To My Son

Several weeks ago I posted the remarks I made to my daughter at her wedding reception.  A few of years ago, I wrote a heartfelt blog about my wife, and I have also written about my father and mother.  To date, however, I have not written anything to or about my son.  My firstborn.  In the spirit of fairness, and in part because he recently sent me a short text expressing his appreciation for me, I feel it is now time to do so.

What follows are words I penned, in letter form, and hand delivered to him on July 2, 2008 – his 18th birthday.  He is now 28-years-old.  But my words to him remain true.

Dear Zachary,

I can hardly believe you are turning 18-years-old today.  It truly does seem like yesterday that your mom walked in to our small apartment in Tempe and told me I was going to be a father.  I can still remember being somewhat stunned, even frightened, as I pondered the awesome responsibility of fatherhood.  I felt then, even as I do now, that I was wholly unqualified for the task.  I know there have been times when I have failed you at this task.  I nonetheless hope that I have not been a complete failure.  I suppose, as the old saying goes, only time will tell.

Despite my failures, whether real or perceived, I pray that I have been a good father to you.  I furthermore pray that overall I have been a positive influence on you over these past 18 years.  Believe me, I have tried each day to be the father you want and, more importantly, the father you need.  Throughout these 18 years, I have gained some wisdom (believe it or not), albeit limited.  So, on your 18th birthday, I am writing you this letter to share with you some of the limited wisdom I have gleaned.  It is my sincere hope and request that you will read this letter in its entirety, and honestly ponder its content.

The age of 18 defines you, at least statutorily, as an adult.  Yes, according state and national laws, and even the U.S. Constitution, you can now willingly join the military; you can make many decisions on your own with no consultation from your mother or me; you can even vote for our local, state, and national leaders.  Yet, while the law defines you as an adult, I want you to know, if you don’t already, that the law cannot define manhood.  Manhood transcends age.  Indeed, some adult males never achieve manhood.  Conversely, some adolescent males, perhaps unwillingly, achieve manhood prematurely.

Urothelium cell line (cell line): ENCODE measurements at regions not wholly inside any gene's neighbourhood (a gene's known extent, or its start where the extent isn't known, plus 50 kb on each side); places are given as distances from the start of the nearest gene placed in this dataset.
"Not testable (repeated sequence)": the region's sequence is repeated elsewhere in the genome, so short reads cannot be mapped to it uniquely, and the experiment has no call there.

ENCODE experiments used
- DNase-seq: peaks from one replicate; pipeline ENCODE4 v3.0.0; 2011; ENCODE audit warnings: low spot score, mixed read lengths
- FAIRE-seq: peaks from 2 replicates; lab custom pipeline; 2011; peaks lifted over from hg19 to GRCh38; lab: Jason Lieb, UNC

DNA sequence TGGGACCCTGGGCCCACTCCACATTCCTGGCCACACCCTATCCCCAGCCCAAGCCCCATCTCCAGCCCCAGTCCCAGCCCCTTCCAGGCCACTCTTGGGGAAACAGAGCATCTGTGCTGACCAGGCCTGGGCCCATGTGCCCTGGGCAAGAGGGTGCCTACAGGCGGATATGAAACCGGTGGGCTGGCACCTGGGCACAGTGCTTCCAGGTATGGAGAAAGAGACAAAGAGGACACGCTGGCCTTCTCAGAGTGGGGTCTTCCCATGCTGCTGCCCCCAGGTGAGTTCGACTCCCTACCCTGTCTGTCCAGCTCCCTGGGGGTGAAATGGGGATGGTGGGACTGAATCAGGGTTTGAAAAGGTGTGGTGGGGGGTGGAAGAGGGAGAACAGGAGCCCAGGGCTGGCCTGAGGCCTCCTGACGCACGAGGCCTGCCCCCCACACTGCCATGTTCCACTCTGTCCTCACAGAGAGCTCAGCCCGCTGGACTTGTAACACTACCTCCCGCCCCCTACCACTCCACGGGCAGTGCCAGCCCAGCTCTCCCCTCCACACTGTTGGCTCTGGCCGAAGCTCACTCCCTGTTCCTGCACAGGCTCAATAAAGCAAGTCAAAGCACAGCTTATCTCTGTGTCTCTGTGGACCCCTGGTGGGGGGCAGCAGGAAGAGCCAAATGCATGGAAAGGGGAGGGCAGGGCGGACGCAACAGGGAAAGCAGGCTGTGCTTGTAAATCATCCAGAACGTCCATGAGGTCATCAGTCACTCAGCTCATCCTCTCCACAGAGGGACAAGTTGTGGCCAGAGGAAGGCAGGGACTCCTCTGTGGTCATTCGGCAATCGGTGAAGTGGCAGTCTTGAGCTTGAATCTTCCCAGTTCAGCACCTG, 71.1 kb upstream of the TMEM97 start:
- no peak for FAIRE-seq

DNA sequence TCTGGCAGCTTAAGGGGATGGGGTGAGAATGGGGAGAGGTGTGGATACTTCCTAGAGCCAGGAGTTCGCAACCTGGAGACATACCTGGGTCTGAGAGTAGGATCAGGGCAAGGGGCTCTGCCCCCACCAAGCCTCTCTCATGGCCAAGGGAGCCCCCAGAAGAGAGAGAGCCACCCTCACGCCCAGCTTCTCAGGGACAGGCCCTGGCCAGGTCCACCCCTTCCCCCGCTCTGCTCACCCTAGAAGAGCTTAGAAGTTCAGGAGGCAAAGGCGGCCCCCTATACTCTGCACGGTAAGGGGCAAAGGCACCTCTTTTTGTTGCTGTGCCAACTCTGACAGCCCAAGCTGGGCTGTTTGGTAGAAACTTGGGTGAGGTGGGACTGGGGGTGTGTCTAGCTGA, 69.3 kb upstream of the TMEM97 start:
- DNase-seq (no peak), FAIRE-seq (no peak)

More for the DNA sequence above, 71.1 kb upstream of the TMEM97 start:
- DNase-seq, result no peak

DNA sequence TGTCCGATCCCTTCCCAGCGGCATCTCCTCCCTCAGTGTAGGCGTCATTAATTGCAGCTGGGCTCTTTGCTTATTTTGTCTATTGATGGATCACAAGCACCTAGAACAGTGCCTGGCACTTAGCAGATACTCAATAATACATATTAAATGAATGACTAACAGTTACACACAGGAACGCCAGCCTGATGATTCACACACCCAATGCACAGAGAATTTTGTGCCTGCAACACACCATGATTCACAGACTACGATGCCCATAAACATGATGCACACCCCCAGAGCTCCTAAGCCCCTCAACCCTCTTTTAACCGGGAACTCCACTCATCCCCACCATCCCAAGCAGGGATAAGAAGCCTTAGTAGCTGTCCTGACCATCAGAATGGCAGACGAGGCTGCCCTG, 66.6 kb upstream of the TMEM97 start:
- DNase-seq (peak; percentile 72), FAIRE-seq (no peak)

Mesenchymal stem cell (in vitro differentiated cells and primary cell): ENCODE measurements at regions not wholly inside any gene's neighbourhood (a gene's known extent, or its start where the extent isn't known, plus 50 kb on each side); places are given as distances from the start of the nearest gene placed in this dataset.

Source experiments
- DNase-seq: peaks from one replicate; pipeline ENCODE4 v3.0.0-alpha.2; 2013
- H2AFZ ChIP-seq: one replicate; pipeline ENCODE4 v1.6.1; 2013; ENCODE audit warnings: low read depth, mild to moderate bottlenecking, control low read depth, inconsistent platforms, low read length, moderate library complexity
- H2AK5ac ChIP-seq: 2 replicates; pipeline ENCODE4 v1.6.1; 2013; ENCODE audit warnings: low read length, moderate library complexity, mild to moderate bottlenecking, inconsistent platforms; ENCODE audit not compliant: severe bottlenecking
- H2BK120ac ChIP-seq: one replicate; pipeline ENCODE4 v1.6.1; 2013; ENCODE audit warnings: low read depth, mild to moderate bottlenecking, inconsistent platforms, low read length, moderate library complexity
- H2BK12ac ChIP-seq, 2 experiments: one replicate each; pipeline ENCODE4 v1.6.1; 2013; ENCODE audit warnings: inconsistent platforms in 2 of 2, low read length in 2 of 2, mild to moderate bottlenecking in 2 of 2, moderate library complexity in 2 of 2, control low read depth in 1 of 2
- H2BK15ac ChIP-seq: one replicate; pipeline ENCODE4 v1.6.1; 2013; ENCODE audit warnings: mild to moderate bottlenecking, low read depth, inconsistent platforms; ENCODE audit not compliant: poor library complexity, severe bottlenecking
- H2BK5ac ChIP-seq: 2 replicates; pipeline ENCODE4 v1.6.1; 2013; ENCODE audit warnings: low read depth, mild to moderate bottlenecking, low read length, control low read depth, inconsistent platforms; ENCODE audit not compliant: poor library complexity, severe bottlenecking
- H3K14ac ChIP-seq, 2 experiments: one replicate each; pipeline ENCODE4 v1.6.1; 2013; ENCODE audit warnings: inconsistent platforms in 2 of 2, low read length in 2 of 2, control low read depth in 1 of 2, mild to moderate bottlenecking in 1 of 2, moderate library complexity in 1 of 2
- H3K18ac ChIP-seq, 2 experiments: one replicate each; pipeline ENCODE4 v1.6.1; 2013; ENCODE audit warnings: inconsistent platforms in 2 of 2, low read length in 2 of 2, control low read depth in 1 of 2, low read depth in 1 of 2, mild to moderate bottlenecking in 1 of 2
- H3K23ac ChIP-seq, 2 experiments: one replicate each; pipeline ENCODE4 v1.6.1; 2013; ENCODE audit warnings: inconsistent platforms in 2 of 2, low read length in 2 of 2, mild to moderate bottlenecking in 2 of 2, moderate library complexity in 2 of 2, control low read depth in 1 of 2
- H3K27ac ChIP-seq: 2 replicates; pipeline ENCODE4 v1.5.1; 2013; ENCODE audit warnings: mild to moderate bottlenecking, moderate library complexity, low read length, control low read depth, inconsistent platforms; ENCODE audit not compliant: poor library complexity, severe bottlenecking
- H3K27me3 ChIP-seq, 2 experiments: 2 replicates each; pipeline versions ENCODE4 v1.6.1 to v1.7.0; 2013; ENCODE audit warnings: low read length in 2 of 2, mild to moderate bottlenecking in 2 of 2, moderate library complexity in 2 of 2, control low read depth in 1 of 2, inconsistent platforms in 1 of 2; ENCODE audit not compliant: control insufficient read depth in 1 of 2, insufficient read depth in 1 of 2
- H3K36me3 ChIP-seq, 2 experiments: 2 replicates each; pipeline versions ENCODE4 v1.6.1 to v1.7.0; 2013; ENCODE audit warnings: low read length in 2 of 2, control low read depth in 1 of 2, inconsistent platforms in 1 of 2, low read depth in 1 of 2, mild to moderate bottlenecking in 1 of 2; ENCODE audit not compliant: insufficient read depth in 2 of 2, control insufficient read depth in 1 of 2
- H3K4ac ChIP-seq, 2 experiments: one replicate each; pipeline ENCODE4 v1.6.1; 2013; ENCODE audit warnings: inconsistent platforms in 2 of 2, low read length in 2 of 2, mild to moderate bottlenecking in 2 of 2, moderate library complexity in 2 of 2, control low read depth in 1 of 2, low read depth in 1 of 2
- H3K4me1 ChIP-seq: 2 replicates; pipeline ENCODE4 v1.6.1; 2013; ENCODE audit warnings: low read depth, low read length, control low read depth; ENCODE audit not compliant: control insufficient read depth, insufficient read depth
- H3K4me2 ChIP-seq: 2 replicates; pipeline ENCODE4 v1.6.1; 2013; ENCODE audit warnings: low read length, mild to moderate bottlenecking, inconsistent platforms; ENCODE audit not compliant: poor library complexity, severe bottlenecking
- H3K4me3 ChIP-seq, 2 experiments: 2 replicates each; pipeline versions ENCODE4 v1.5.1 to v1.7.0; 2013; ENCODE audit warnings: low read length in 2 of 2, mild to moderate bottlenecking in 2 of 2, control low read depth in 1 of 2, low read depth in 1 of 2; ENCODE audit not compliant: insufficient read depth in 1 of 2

So what does it mean to be a man?  There are many facets to manhood.  I would just like to share with you some of the more important characteristics that I believe define manhood.  Some people may disagree with the characteristics I describe.  That’s okay.  I am not looking to please them.  My goal is to honor God by teaching you what is right.

First and foremost, a man loves God, and understands that he is nothing apart from God.  A man recognizes his need for a savior, and asks Jesus Christ to forgive him of his sins.  A man spends his life trying to emulate the character of Jesus Christ.  He studies God’s Word, both alone and collectively with other believers, and especially with other men.

A man seeks after a godly woman.  When he falls in love with a godly woman, and believes she is the one God has chosen for him, he marries her and makes her his wife.  A man chooses to love his wife daily, and remains faithful to her until death.  He honors her, cherishes her, tells her he loves her, and willingly lays down his life for her, just as Christ did for the church.

A man loves his children and strives to do what is best for them.  He comes to understand that this encompasses not only giving gifts, but doling out discipline when it is needed.  A man never fails to let his children know that he loves them, and does so unconditionally.  A man makes it his goal to be an example of godly principles for his children.

A man also understands that God created him as a worker, and that he should derive joy from his work.  Thus, a man diligently and persistently asks God to lead him into a career that he will enjoy, and that will allow him, either directly or indirectly, to impact others.  Once this career is revealed, a man unfailingly strives to be the best at his profession, no matter the circumstances.

A man understands that worldly possessions are on-loan from God.  As such, a man is a good steward with all his earthly possessions.  A man is charitable; he loathes selfishness and selfish behavior.

A man understands that knowledge and wisdom are not synonymous.  A man seeks knowledge at every opportunity; a man seeks wisdom continuously.  A man strives to be honorable in all his pursuits, and reveres truth above all else.

Zack, please understand that the characteristics I have just described comprise only a subset of the many that define manhood.  In my mind, however, these characteristics stand as paramount.

Now, as I conclude this letter I want you to know one last thing.  I fully admit that I have made many mistakes as your father, and that I have not always reflected the characteristics I have described to you in this letter.  Moreover, I am certain that I will likely make many more in the future.  Nonetheless, it is my solemn prayer that you have learned, and will continue to learn, what it truly means to be a man.  More so, I pray that you will become a man.

Happy 18th birthday, Zachary!  I love you and I am proud of you!